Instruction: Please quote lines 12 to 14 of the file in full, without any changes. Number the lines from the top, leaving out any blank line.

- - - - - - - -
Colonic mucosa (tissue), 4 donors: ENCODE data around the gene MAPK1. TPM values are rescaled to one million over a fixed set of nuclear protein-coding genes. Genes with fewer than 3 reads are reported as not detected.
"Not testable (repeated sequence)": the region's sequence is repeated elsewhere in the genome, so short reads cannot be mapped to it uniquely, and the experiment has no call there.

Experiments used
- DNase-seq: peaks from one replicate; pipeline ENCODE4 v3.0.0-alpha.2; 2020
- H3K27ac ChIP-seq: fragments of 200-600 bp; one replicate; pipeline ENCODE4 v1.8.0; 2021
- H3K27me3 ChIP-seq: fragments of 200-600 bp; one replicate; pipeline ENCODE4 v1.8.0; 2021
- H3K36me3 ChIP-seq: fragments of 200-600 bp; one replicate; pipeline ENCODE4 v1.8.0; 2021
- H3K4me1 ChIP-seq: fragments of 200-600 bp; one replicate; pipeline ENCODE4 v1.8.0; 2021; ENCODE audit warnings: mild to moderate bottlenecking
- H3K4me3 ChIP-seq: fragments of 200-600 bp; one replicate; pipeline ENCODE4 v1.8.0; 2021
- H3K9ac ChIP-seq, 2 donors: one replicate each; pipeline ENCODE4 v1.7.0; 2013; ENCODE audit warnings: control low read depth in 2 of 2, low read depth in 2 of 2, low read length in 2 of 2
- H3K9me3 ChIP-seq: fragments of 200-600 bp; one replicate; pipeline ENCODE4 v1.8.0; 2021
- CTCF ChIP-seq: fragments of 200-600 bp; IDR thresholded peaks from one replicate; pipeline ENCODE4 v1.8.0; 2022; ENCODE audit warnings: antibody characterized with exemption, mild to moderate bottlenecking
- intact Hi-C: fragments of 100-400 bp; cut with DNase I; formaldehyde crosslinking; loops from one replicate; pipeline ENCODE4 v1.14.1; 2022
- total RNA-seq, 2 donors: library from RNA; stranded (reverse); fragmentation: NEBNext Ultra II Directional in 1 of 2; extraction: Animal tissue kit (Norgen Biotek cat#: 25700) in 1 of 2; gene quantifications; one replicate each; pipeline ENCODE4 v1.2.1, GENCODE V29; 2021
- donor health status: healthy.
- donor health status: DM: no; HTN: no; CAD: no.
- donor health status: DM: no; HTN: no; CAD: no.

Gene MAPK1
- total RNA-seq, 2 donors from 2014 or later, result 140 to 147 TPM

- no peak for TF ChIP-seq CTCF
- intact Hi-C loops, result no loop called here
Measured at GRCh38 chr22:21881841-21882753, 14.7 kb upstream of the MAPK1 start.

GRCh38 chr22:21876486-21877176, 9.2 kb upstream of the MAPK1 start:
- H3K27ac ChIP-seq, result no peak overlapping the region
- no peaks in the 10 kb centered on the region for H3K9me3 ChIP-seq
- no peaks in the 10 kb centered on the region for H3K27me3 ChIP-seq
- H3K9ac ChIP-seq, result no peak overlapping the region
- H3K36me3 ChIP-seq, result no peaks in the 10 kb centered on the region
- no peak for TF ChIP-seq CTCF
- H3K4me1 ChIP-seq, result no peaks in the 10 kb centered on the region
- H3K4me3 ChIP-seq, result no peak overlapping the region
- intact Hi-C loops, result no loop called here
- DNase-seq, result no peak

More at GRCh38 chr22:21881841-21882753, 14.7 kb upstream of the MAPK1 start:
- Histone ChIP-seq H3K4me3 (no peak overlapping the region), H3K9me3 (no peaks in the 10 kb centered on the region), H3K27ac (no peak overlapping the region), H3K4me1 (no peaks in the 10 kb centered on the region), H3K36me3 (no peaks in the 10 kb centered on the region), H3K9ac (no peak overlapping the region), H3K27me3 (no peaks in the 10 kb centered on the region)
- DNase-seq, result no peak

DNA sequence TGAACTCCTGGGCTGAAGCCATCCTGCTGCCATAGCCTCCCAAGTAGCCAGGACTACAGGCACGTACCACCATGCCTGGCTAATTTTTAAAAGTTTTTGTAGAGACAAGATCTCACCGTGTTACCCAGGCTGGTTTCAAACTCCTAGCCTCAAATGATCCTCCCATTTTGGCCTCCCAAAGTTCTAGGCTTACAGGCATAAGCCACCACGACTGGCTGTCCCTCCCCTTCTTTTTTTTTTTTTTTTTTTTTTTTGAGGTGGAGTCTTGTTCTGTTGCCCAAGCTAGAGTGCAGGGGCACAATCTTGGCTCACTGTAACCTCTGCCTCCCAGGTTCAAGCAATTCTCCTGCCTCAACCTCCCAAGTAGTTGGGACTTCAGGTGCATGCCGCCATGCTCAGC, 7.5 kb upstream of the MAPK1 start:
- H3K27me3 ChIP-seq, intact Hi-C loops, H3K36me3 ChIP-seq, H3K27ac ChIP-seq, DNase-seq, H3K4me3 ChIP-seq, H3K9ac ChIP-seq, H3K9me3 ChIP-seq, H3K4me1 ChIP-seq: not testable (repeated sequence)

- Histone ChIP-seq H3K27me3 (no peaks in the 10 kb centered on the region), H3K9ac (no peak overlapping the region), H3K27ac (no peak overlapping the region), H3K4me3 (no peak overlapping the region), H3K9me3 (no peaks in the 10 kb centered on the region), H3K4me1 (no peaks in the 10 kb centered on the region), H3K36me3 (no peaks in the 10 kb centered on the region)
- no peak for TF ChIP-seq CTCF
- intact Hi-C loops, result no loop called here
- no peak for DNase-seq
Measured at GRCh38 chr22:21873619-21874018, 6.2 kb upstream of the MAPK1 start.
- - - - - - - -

- CTCF ChIP-seq: fragments of 200-600 bp; IDR thresholded peaks from one replicate; pipeline ENCODE4 v1.8.0; 2022; ENCODE audit warnings: antibody characterized with exemption, mild to moderate bottlenecking
- intact Hi-C: fragments of 100-400 bp; cut with DNase I; formaldehyde crosslinking; loops from one replicate; pipeline ENCODE4 v1.14.1; 2022
- total RNA-seq, 2 donors: library from RNA; stranded (reverse); fragmentation: NEBNext Ultra II Directional in 1 of 2; extraction: Animal tissue kit (Norgen Biotek cat#: 25700) in 1 of 2; gene quantifications; one replicate each; pipeline ENCODE4 v1.2.1, GENCODE V29; 2021